EBRI Issue Brief

Sources of Health Insurance and Characteristics of the Uninsured: Analysis of the March 2005 Current Population Survey

Nov 7, 2005 32  pages


• This Issue Brief provides historic data through 2004 on the number and percentage of nonelderly individuals with and without health insurance. Based on EBRI estimates from the U.S. Census Bureau’s March 2005 Current Population Survey (CPS), it reflects 2004 data. It also discusses trends in coverage for the 1994–2004 period and highlights characteristics that typically indicate whether an individual is insured.

Health coverage continues decline: The percentage of the nonelderly population (under age 65) with health insurance coverage declined in 2004 to a post-1994 low of 82.2 percent. Declines in health insurance coverage have been recorded in all but two years since 1994, when 36.5 million nonelderly individuals were uninsured; in 2004, the uninsured population was 45.5 million.

Employment-based coverage crops: While the percentage of uninsured individuals in the United States did not significantly increase in 2004, fewer workers and their families were covered by employment-based health benefits. The segment of the U.S. population with employment-based health coverage dropped from 64.4 percent in 1994 to 62.4 percent in 2004, though in the years between 1994 and 2000, the percentage of the nonelderly population with employment-based coverage expanded.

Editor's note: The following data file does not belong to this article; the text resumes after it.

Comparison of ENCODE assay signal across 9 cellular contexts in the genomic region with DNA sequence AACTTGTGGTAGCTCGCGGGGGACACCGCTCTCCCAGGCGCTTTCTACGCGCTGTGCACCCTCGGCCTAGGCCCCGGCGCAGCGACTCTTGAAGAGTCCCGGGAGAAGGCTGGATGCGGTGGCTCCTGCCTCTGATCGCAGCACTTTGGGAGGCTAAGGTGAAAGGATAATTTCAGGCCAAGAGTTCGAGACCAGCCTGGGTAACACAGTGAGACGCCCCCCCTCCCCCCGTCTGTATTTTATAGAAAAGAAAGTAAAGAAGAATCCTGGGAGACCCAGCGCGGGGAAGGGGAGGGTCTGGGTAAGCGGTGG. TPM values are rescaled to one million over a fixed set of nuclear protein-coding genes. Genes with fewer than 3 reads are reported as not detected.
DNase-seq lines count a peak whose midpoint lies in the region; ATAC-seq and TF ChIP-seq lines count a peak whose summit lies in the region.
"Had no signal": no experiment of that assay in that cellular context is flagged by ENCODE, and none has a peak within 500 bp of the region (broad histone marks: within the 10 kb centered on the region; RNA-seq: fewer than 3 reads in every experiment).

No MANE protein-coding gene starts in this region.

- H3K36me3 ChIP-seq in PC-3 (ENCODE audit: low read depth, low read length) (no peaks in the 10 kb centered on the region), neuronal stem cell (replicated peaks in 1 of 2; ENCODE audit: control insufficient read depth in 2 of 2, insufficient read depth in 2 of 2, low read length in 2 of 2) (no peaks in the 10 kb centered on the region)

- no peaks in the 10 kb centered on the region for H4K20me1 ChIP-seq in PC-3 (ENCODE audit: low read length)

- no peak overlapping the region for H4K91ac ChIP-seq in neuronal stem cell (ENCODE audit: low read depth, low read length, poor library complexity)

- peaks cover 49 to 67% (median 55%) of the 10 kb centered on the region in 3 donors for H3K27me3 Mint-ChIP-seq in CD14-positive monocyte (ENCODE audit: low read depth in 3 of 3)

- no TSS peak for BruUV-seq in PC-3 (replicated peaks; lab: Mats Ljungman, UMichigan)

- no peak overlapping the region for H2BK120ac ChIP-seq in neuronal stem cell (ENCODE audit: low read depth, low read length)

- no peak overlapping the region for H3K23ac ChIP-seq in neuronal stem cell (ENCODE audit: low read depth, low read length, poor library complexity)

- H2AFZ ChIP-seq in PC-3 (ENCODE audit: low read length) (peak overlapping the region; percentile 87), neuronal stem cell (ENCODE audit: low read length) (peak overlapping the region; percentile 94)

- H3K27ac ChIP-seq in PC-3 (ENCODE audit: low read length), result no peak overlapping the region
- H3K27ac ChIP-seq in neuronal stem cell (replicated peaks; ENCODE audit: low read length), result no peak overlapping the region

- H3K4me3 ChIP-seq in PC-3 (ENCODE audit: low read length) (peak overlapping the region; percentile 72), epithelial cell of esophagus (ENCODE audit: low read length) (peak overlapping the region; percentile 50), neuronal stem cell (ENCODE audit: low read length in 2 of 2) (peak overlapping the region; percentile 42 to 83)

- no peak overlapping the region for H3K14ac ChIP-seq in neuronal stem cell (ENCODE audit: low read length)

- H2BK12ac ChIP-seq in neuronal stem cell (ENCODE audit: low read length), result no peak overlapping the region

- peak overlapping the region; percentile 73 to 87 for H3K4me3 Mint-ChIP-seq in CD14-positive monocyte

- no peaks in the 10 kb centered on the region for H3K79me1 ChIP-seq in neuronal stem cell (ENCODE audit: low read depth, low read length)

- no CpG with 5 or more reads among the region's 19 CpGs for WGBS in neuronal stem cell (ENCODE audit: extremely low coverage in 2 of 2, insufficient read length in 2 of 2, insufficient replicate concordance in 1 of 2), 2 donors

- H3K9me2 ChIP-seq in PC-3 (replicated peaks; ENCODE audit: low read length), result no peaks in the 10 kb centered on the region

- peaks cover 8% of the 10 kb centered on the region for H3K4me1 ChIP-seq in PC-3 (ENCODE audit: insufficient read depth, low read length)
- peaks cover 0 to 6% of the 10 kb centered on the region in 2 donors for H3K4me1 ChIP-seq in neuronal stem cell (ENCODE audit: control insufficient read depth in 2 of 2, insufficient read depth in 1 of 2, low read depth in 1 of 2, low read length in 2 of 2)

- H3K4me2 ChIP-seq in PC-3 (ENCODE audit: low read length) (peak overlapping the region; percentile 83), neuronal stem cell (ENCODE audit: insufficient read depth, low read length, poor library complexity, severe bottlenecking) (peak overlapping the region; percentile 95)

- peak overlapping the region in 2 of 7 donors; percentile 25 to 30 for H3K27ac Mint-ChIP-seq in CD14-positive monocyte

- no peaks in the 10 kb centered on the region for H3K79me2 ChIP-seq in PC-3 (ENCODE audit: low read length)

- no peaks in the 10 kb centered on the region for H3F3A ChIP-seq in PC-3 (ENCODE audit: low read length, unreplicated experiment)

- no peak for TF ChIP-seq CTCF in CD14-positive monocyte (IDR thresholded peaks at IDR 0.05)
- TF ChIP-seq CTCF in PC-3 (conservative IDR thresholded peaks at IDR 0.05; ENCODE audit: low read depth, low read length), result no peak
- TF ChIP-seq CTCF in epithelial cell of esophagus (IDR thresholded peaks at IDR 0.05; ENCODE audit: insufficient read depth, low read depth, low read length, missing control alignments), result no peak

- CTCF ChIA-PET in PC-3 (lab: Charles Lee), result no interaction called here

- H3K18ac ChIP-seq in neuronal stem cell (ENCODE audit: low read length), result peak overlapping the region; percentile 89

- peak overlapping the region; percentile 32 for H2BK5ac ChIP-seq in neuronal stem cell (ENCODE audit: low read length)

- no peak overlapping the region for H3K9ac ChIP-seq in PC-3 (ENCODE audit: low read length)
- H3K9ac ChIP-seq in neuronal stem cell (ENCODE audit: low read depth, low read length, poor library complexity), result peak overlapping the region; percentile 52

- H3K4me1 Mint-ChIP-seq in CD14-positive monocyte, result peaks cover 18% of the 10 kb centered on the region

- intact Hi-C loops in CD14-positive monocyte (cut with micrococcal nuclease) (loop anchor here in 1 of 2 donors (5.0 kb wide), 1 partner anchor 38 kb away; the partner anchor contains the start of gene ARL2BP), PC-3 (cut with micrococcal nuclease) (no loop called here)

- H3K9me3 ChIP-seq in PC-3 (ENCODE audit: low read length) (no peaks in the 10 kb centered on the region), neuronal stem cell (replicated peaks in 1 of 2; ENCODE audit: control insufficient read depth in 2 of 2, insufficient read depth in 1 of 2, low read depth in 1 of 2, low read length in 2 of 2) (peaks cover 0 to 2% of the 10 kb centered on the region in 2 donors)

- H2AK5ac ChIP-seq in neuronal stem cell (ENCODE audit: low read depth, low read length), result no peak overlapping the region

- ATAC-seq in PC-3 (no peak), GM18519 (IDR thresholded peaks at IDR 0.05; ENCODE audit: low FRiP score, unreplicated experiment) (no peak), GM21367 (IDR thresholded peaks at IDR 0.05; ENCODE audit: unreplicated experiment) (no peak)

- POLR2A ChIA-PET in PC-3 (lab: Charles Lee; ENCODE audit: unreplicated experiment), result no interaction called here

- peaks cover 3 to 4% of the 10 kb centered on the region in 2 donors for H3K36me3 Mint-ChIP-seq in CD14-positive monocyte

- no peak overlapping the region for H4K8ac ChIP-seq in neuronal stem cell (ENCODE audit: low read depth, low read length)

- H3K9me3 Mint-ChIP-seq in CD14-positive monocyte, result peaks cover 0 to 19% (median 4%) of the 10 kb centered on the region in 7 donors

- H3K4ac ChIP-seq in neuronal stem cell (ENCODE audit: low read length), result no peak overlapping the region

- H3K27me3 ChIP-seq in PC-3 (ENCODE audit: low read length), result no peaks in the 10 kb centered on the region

Public program coverage is growing: Public-sector health coverage increased to 17.5 per-cent of the nonelderly population in 2004. Enrollment in Medicaid and the State Children’s Health Insurance Program increased by 1.8 million in 2004, and now covers 13.4 percent of the nonelderly population, which is significantly above the 10.5 percent level of 1999.

Individual coverage stable: Individually purchased health coverage was unchanged in 2004 and has basically hovered in the high 6 and low 7 percent range since 1994.

Private- vs. public-coverage trends reversing: Health insurance coverage has generally not sustained unbroken trends since 1994. There were crosscurrents: Employment-based coverage expanded significantly in the 1994–2000 period to exceed the growth in public programs. Subsequently, the dynamic reversed, as public programs expanded while employment-based coverage declined.